Have you picked your Dali do yet? What about your scarf? And your shoes?
With only weeks to go, partygoers and museum patrons are abuzz about all the hoopla surrounding the Jan. 11, 2011 official opening of a brand new Dali Museum just eight blocks north of its current location in St. Petersburg. Its new address? One Dali Boulevard. But you can't miss it. It's the only building of its kind in North America.
The outside architecture of the new Salvador Dali Museum
boasts more than 900 triangular-shaped glass panels, each one unique in form. Together, they reflect the play of light and color that comprise St. Pete's waterfront. The geodesic glass structure is patterned after the dome featured in Dalí's Teatro Museo in Figueres, Spain, designed by Buckminster Fuller. A waterfront garden features a labyrinth.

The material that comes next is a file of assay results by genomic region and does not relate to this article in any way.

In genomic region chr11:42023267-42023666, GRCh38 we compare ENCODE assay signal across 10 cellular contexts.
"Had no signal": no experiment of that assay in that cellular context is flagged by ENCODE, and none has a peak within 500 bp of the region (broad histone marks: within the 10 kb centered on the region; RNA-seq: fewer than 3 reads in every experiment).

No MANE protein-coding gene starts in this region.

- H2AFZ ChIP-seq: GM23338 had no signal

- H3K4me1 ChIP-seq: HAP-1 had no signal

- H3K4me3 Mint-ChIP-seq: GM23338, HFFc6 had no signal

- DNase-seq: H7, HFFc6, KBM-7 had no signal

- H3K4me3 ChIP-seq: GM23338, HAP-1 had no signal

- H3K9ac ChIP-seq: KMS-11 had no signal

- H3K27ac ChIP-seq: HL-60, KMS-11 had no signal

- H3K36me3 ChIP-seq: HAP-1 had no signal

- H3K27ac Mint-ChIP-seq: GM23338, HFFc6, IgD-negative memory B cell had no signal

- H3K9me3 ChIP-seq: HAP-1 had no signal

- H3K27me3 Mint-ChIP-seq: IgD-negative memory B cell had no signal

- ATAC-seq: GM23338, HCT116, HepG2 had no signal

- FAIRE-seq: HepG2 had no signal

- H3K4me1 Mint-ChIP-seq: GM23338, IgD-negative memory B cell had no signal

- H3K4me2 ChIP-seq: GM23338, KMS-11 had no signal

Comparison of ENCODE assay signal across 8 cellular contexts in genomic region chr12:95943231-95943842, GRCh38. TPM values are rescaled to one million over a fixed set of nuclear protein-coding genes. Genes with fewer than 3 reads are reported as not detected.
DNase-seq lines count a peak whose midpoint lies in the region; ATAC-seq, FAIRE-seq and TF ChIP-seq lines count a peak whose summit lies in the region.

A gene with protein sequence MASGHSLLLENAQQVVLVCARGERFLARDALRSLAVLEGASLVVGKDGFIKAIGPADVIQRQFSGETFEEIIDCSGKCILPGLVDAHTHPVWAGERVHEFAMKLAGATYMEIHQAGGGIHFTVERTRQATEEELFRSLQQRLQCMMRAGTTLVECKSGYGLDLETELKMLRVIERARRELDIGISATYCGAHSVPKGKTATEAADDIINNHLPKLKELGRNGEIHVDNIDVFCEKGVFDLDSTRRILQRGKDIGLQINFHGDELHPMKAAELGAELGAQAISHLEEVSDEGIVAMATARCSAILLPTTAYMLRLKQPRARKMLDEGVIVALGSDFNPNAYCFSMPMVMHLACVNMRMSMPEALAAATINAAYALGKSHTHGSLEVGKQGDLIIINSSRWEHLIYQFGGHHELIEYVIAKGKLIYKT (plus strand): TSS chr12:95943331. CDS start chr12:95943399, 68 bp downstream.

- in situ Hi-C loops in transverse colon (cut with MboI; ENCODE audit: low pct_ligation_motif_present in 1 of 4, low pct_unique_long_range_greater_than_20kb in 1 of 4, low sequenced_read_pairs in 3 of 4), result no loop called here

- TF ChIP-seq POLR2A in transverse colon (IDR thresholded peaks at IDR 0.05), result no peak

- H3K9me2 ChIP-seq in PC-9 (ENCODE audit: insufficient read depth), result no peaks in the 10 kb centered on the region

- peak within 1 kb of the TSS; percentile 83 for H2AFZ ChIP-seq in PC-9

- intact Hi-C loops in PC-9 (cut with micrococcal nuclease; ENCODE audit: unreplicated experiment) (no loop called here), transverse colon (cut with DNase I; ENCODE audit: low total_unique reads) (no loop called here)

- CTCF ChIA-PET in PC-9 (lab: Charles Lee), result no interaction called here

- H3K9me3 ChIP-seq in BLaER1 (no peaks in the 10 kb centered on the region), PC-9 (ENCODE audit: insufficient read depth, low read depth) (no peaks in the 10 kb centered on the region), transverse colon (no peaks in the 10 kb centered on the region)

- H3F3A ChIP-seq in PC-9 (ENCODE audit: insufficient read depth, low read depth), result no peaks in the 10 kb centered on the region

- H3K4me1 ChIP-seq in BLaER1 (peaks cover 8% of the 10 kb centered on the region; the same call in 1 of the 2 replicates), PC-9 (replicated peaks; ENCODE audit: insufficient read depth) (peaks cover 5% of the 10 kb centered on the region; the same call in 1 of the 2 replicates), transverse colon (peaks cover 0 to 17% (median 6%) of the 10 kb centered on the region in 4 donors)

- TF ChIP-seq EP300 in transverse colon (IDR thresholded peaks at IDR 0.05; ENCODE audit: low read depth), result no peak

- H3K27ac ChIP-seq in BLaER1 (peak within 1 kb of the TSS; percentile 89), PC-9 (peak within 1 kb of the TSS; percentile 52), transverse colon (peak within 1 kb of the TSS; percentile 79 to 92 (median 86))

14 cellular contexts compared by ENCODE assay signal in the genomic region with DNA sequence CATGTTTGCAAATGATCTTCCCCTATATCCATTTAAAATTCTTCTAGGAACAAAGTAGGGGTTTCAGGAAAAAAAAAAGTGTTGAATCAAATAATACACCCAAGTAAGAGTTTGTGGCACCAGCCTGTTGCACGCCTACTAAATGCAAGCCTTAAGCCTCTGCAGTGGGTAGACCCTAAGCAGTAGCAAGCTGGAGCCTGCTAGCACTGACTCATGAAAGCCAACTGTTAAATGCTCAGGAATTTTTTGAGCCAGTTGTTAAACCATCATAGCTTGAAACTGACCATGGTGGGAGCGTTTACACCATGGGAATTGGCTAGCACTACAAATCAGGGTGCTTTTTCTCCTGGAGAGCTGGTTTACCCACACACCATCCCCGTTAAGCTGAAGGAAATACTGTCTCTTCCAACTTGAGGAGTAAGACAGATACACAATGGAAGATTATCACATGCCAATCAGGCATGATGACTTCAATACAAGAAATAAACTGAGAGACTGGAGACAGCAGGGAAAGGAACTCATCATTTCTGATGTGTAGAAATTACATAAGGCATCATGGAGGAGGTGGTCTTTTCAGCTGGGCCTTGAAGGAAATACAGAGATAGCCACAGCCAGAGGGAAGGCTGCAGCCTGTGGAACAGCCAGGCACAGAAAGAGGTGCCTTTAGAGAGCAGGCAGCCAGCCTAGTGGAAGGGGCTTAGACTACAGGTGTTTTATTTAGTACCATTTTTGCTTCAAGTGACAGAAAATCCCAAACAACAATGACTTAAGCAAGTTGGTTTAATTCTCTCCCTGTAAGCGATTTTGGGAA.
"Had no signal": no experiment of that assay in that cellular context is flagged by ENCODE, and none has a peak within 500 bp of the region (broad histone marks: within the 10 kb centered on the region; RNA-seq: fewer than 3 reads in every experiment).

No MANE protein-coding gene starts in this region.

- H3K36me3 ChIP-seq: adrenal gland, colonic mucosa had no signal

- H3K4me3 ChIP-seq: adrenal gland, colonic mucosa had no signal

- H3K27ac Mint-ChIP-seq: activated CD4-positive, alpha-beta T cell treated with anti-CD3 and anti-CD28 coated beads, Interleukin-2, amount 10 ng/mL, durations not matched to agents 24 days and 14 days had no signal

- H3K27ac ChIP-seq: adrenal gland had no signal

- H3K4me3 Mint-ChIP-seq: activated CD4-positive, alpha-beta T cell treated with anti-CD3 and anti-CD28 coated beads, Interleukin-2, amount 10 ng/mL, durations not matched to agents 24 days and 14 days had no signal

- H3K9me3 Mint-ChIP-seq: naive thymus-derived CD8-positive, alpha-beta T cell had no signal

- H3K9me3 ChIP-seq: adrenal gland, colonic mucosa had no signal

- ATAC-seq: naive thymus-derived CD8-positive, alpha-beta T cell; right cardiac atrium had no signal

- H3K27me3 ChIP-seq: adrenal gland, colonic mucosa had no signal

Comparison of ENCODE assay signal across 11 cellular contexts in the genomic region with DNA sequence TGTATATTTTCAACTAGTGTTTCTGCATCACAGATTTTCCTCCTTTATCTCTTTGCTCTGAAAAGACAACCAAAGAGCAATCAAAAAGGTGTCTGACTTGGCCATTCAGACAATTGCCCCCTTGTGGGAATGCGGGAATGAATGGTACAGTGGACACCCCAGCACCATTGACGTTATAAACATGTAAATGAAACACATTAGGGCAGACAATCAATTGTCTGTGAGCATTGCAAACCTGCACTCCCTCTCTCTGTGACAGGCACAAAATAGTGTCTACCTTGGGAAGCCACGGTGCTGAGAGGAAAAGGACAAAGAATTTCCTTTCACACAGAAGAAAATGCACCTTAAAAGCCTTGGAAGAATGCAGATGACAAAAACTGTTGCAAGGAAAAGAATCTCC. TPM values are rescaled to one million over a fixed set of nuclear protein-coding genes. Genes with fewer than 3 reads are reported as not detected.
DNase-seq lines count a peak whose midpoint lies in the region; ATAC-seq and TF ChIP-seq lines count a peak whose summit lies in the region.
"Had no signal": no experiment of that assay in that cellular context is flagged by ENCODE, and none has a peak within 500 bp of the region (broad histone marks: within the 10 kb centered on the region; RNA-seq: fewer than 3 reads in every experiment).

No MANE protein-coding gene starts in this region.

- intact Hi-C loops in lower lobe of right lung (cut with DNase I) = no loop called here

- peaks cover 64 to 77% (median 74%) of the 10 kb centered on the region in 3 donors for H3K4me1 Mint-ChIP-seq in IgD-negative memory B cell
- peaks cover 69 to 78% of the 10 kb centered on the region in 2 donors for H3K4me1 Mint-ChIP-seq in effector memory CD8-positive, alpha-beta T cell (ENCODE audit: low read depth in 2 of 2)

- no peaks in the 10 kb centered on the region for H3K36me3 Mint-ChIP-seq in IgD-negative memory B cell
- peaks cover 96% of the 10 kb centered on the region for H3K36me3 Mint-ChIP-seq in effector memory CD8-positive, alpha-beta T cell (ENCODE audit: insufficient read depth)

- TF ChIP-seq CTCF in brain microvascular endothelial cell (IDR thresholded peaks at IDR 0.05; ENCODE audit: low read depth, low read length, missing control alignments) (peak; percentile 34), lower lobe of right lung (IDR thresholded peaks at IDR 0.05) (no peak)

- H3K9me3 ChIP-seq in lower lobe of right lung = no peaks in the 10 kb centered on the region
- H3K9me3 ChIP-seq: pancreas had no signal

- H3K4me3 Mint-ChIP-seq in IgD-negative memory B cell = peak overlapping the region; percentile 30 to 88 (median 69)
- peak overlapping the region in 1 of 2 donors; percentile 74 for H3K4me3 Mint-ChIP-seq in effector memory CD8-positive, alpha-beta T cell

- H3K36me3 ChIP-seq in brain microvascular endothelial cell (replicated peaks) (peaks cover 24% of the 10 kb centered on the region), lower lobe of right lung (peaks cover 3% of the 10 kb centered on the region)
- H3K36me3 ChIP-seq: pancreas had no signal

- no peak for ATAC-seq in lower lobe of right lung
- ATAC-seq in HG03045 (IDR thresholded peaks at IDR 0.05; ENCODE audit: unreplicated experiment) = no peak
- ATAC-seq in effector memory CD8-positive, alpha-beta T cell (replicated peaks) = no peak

The new space is twice the size of the former museum, and is designed to protect the artwork housed there from hurricane-force winds. The collection will also double in size.
Interior features were inspired by Dali's work and include a helical staircase, which reaches to the third floor galleries. According to a statement issued by the museum, Dali used the helix in his artwork as a metaphor for nature's innate divinity. The new space also houses classrooms, a student gallery, a theater and a cafe.
The new building was designed by HOK
Architect Yann Weymouth, design director for HOK's Florida office. He says the guiding philosophy was very simple.
"The museum sits on this beautiful waterfront," he says. "So the art needs to be protected from hurricane winds. So the design is really a duality between strong, solid form and an almost liquid, transparent design. The main structure is composed of concrete wall, and then bursting out rather gleefully is the geodesic glass design."
Writer: Missy Kavanaugh
Source: Yan Weymouth, HOK Architects